The Adorable Head Tilt: Favorite Photo Opportunity or Something More?

pit-tiltYou whisper a few favorite words like “treat” or “walk” and your canine friend responds with an irresistible head tilt that makes you gush. Why? Our dogs know us well. They’ve memorized our expressions, body language and even our vocabulary. Some even claim their dogs know what they’re thinking before they do. So naturally it’s speculated that the tilt is either used to hear us more clearly or as a social cue where they continue to repeat the desired action because of the reward of positive attention. But recent research suggests that this behavior could simply be a way to see us better.

Popular author and professor of psychology, Stanley Coren, hypothesized that dogs tilt their heads in response to our chatter because their muzzles obscure their vision, and therefore, their ability to read our face. It’s the lower region of our face that’s blocked, including the mouth, which plays a major role in displaying our emotional expressions. If dogs are relying on our face to tell the whole story, it’s likely they’ve adjusted their positioning by tilting their head to one side or the other.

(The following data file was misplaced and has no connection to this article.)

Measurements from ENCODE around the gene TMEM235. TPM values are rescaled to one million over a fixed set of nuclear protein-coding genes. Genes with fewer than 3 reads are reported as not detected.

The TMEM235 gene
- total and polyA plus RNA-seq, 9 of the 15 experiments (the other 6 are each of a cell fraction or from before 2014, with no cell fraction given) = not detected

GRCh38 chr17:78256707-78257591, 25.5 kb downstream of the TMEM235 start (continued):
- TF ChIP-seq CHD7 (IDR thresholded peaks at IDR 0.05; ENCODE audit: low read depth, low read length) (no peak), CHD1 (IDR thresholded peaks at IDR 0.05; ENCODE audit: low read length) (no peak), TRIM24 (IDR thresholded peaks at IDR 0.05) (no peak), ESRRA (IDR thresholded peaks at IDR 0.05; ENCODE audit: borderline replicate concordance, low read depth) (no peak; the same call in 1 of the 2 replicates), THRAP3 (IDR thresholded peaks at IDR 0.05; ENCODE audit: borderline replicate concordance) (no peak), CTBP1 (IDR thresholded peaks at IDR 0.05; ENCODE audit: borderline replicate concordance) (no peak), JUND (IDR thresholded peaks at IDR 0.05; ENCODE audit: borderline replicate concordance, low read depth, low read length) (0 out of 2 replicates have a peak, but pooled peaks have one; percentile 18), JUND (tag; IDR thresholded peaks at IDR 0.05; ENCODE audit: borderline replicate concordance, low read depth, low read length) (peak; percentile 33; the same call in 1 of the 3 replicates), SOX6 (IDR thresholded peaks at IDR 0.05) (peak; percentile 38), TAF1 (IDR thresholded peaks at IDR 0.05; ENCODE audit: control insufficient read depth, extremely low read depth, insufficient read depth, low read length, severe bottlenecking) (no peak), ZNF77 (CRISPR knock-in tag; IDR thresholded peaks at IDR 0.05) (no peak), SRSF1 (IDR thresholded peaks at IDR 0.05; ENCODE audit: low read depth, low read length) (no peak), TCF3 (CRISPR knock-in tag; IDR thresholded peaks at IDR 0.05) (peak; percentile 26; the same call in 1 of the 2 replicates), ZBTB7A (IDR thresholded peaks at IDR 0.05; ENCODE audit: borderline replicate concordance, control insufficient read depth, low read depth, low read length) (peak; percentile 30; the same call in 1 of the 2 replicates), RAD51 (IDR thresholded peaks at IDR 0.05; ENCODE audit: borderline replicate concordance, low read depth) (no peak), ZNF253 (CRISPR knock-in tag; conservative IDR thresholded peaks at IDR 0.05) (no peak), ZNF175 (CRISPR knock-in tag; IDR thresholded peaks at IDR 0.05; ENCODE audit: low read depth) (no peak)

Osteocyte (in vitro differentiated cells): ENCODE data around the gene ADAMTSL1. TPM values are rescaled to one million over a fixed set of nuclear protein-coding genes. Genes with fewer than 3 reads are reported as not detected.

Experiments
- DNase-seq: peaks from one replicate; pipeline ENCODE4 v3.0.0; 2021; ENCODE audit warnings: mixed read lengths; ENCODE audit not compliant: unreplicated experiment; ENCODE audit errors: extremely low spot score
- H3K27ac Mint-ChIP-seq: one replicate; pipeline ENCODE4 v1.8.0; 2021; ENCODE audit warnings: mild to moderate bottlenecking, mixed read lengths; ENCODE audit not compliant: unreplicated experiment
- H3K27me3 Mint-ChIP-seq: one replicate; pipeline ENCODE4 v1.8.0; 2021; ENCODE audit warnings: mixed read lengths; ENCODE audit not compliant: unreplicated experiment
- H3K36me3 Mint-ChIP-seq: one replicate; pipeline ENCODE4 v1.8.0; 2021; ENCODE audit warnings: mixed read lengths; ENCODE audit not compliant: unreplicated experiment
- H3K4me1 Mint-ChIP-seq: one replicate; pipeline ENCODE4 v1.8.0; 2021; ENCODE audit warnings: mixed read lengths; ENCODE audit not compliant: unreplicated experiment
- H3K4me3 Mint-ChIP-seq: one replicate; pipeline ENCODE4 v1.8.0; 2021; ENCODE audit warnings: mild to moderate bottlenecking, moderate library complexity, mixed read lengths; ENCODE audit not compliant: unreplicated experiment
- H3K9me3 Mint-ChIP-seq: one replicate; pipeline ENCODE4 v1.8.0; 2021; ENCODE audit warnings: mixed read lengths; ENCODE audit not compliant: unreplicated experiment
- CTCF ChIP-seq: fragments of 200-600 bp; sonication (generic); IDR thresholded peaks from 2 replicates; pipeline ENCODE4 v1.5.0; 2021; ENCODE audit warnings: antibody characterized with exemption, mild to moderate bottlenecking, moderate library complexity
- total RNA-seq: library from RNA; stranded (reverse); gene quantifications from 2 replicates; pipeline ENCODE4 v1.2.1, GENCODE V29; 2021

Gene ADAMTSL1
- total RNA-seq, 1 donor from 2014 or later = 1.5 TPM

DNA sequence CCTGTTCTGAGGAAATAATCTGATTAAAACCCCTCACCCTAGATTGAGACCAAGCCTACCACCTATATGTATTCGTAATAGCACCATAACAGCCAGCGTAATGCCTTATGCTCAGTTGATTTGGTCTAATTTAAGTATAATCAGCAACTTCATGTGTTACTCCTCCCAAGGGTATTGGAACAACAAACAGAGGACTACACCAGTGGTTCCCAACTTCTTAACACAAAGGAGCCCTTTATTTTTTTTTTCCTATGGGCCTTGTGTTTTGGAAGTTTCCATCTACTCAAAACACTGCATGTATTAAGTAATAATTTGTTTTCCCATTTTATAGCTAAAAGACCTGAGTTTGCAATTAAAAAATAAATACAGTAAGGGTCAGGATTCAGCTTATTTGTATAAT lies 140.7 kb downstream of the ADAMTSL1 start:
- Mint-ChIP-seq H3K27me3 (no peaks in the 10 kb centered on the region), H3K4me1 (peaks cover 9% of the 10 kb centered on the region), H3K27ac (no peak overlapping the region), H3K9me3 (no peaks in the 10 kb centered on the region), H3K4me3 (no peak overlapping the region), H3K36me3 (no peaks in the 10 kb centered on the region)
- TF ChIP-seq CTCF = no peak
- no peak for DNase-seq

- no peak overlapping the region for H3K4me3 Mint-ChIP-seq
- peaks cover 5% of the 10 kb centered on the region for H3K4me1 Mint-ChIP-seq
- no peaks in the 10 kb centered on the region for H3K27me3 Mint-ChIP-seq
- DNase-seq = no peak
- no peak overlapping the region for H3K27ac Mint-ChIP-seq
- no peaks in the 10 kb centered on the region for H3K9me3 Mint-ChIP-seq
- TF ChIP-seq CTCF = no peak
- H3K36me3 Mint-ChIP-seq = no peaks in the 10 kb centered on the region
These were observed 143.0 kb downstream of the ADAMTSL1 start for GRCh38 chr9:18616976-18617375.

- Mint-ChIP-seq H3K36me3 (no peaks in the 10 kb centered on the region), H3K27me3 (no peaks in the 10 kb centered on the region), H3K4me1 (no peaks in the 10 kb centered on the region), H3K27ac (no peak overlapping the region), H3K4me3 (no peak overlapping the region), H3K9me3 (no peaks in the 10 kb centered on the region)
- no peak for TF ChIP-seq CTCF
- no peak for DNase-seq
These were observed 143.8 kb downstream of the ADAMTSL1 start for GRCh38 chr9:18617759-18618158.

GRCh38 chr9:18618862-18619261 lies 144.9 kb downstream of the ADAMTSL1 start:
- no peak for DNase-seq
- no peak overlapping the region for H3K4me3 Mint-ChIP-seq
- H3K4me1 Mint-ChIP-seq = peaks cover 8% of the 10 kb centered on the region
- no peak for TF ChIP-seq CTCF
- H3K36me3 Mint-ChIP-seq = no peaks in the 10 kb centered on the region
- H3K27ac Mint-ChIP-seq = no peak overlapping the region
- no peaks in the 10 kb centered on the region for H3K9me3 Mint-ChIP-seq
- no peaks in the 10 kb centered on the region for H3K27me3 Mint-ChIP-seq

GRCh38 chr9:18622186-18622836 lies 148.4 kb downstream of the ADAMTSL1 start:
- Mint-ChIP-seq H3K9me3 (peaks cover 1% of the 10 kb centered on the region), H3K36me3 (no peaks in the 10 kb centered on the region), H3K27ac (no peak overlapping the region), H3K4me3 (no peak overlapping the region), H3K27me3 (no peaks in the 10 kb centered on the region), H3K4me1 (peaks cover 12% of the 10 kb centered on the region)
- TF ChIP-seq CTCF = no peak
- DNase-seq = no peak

Coren surveyed pet owners about their dog’s tendency to tilt based on the idea that dogs with flatter faces, brachycephalic breeds like Pugs or Bulldogs, were less likely to tilt their heads since they have shorter snouts. Breed information was also collected and for owners of mixed breeds, they were asked to approximate the length of their dog’s snout by choosing from a series of photos.

Of the pet owners surveyed, 62% reported that their dogs often tilt their heads when spoken to. From those, 53% were owners of brachycephalic breeds and 71% were owners of dogs with longer snouts. This difference suggests that snout size may contribute to our dog’s endearing head tilt. Of course, this survey just scratches the surface on the origin of this quirky canine position we all love so much. But it’s definitely an interesting insight into how man’s best friend has learned to communicate in our world.

Read Coren’s full article in Psychology Today’s Canine Corner.

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